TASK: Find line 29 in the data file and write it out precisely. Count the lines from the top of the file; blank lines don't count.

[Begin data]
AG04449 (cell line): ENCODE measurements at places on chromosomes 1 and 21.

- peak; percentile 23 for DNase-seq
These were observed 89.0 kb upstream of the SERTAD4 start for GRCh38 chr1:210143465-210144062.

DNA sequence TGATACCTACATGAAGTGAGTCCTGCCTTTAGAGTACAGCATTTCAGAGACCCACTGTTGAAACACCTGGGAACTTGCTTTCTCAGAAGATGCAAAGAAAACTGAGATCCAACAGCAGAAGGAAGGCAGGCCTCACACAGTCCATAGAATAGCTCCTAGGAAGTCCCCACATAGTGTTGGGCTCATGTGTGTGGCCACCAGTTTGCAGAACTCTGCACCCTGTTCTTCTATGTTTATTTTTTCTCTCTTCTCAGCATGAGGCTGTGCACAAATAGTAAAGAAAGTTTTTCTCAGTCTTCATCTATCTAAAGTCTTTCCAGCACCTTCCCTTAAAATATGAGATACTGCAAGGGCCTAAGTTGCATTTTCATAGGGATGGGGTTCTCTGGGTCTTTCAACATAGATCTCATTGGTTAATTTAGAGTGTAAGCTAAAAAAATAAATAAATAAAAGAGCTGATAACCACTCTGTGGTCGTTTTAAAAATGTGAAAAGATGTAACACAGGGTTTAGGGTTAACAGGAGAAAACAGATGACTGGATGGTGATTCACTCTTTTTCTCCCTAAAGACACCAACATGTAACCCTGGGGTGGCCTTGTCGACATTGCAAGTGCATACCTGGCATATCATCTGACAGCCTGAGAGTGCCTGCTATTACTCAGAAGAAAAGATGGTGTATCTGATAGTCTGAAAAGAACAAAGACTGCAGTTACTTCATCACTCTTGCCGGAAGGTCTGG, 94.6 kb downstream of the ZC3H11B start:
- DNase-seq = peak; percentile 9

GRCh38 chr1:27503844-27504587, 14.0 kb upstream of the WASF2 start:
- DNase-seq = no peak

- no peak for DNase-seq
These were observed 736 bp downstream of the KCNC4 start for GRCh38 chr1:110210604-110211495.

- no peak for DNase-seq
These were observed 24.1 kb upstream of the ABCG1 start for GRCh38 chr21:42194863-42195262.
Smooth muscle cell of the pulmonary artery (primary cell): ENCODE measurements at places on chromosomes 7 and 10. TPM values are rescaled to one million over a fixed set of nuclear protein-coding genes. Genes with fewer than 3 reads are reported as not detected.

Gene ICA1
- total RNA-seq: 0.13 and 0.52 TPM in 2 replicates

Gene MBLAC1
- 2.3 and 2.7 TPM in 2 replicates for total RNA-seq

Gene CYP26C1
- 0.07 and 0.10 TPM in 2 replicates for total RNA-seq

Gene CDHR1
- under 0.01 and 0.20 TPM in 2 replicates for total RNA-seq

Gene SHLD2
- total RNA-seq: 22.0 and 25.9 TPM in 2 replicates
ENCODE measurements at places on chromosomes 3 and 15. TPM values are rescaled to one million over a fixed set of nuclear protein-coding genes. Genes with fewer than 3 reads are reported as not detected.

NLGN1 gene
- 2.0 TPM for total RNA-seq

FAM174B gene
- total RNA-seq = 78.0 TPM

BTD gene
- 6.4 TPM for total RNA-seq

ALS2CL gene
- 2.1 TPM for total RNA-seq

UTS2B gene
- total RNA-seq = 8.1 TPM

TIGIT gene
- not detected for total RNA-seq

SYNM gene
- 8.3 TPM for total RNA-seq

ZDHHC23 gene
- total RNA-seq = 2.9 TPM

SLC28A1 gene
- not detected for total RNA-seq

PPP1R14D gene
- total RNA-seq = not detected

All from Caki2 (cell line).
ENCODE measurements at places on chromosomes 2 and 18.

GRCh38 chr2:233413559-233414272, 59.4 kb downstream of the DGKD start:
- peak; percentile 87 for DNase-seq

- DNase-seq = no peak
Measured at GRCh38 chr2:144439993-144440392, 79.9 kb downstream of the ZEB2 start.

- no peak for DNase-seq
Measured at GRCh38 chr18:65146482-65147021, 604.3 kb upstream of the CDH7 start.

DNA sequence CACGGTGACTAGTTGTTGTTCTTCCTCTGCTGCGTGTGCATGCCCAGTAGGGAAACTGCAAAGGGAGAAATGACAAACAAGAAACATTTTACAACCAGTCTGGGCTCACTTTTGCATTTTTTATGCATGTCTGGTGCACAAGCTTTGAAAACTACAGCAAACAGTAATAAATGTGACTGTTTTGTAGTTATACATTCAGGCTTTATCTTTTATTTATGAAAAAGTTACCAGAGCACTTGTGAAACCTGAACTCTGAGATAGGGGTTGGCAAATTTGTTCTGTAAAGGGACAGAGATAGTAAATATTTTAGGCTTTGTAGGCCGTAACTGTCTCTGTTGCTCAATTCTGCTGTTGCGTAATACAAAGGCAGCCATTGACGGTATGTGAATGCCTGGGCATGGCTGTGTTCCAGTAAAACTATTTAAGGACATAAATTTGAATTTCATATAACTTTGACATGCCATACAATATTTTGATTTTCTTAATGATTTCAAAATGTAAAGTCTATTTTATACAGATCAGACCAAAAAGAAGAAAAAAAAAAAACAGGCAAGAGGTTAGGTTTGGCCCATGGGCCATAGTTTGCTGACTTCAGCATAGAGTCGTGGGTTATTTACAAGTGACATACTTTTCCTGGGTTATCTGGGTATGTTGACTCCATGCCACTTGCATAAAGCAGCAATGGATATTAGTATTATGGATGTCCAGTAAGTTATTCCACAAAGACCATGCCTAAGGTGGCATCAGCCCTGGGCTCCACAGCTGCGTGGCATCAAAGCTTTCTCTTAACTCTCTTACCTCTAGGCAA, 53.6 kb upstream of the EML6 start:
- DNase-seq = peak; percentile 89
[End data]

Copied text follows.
- 6.4 TPM for total RNA-seq